Taiwan is an island (I am not an island)

After a whirlwind of a week, I have been made aware of many beautiful things

  1. God’s grace sustains us
  2. I come from a family of servant hearts
  3. It is an unspeakable joy and blessing to have “forever friends”
  4. I can make mistakes and still succeed
  5. You can never have too much bread. 🙂

I could probably go on and on about the remarkable blessings I have experienced this week, but I don’t want to bore anybody! I just wanted to write a post to thank those who have supported me, to express my praise to God, and to reflect on more life-changing moments.

The other night I heard a piece from John Donne’s Meditation XVII – No Man Is An Island. [As a poet, Donne holds a special place in my heart. A few years ago, I had poems from his Holy Sonnets memorized and they changed my life and my spirituality at the time. Death, be not proud is a particularly meaningful one to me and I’m still drawing understanding from it.]

No Man Is An Island is written in reference to mankind, but today it speaks to me on a much more personal level.

“No man is an island, entire of itself; every man is a piece of the continent, a part of the main. If a clod be washed away by the sea, Europe is the less, as well as if a promontory were, as well as if a manor of thy friend’s or of thine own were: any man’s death diminishes me, because I am involved in mankind, and therefore never send to know for whom the bells tolls; it tolls for thee.”

I am not my own, I belong to the whole. I belong to God’s family. I belong to the relatives who lift me up and call me loved. I belong to the friends who have been part of my journey, even those whose paths went in a different direction than mine. I belong to musicians, composers, and mentors who guided my steps. And I belong to those whom I serve and encourage and motivate, as they do the same for me. I am not an island.

Although it is easy to get caught up in our own priorities, our own struggles, and our own goals, it is important to remember that we are traveling this road of life together. That none of us should cut ourselves off from the guidance, love, and companionship we give and receive from one another. That the joys and sorrows of others affect us and our lives affect theirs.

I am drawn to Romans 12:15 – “Rejoice with those who rejoice; mourn with those who mourn.” It is not always easy to put yourself in another’s shoes, but we are called to do so as followers of Christ and as members of mankind.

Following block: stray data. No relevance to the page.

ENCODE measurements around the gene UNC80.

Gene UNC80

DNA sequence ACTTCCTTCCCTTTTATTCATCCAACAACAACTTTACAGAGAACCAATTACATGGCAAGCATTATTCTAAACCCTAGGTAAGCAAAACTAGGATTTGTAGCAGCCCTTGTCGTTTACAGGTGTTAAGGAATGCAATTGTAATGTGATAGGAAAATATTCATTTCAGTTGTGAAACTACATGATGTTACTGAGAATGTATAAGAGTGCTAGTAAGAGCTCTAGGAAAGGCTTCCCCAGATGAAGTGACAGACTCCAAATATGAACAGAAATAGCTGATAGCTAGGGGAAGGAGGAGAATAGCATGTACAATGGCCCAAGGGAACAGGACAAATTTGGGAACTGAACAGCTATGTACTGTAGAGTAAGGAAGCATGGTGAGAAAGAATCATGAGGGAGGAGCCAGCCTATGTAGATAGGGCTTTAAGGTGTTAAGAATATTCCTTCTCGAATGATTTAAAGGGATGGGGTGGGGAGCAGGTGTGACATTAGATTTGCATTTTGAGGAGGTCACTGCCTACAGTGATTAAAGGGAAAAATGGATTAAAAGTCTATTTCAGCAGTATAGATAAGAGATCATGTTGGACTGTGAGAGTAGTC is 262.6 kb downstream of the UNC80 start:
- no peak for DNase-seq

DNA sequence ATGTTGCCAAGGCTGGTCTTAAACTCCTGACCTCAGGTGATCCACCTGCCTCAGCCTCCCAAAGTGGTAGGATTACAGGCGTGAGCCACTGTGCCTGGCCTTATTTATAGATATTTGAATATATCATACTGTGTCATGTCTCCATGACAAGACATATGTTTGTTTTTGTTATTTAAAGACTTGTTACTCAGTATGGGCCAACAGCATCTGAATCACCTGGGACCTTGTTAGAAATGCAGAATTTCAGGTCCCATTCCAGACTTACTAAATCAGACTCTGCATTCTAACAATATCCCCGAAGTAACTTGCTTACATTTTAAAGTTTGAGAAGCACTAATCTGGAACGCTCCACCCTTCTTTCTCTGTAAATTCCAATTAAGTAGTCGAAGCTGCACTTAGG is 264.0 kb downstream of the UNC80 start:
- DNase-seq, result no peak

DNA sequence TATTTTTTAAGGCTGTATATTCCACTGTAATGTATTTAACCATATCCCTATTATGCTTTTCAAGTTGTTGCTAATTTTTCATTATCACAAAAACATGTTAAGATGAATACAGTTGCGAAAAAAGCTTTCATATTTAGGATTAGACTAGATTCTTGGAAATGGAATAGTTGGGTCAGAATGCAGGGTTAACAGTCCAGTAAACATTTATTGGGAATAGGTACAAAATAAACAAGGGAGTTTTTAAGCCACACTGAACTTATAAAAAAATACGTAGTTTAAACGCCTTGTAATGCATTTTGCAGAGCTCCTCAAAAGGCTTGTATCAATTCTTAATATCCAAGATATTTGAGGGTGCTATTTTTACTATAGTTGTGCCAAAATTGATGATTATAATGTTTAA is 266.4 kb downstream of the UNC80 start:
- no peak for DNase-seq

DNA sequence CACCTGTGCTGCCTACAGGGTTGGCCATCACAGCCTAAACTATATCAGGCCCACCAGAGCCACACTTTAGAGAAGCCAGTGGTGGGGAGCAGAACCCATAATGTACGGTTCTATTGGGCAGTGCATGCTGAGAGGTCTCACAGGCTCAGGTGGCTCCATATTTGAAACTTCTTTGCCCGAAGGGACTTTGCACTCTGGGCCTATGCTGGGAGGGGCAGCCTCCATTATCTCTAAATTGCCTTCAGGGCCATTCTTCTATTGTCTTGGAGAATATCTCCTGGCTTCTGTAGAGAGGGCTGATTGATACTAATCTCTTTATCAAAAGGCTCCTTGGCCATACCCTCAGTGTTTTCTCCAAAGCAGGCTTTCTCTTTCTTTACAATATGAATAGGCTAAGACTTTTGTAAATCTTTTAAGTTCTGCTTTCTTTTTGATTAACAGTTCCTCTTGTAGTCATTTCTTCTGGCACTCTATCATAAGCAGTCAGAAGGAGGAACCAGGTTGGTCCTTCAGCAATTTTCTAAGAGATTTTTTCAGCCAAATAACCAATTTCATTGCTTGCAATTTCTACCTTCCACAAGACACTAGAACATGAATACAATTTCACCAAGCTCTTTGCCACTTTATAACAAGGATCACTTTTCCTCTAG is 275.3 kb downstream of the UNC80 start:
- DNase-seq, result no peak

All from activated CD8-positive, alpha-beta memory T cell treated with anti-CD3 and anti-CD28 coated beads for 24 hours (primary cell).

I have done my fair share of rejoicing and mourning this week, but I was surrounded by loved ones and surrounded by God’s love through all of it. We held on to each other and held on to Him and made it through the weekend. I could NOT have done it on my own. And I wouldn’t have wanted to.

I thank God for all of the people he has put into my life and I am grateful he created us to be in community with one another (Genesis 2:18Psalm 133:1, Romans 12:4-5, Galatians 6:2). I thank my friends, family, and loved ones for helping me through a weekend I will never forget. And I thank the people who have submitted themselves to the idea that we are to be servants of others, not islands belonging to ourselves.

In a couple of months, I’ll be going to the island of Taiwan. I’ll be in a different country, experiencing a different culture, and I will be a foreigner, but I will still not be alone. I will be supported by prayers from home and surrounded by the love of my team, but I will also be forming new relationships with the people I meet.

At last night’s LST session, we talked about how our English conversations/readings are built around the idea of building one-on-one relationships with the readers. It is not a teacher-student relationship, but one of friendship – full of openness, trust, and sincerity. Opening the doors of communication and having a connection with someone is the only way to reach out in a meaningful way. In other words, I must make a link between myself and another person. I must make myself available to them and meet them where they are at. I must refuse to be an island.